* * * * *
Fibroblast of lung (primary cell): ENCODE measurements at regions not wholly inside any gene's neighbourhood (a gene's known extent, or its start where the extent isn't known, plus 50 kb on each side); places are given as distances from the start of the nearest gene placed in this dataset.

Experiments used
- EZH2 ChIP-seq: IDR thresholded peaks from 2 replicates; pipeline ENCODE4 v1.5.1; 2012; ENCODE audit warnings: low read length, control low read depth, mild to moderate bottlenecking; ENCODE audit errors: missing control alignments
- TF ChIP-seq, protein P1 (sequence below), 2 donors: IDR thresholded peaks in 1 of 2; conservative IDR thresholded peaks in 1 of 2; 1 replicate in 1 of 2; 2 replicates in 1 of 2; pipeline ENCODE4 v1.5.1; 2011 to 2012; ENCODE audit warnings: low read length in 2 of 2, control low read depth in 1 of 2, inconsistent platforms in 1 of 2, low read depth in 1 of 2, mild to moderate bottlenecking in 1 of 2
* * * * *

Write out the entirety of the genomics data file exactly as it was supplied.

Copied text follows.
Fibroblast of lung (primary cell): ENCODE measurements at regions not wholly inside any gene's neighbourhood (a gene's known extent, or its start where the extent isn't known, plus 50 kb on each side); places are given as distances from the start of the nearest gene placed in this dataset.

Experiments used
- EZH2 ChIP-seq: IDR thresholded peaks from 2 replicates; pipeline ENCODE4 v1.5.1; 2012; ENCODE audit warnings: low read length, control low read depth, mild to moderate bottlenecking; ENCODE audit errors: missing control alignments
- TF ChIP-seq, protein P1 (sequence below), 2 donors: IDR thresholded peaks in 1 of 2; conservative IDR thresholded peaks in 1 of 2; 1 replicate in 1 of 2; 2 replicates in 1 of 2; pipeline ENCODE4 v1.5.1; 2011 to 2012; ENCODE audit warnings: low read length in 2 of 2, control low read depth in 1 of 2, inconsistent platforms in 1 of 2, low read depth in 1 of 2, mild to moderate bottlenecking in 1 of 2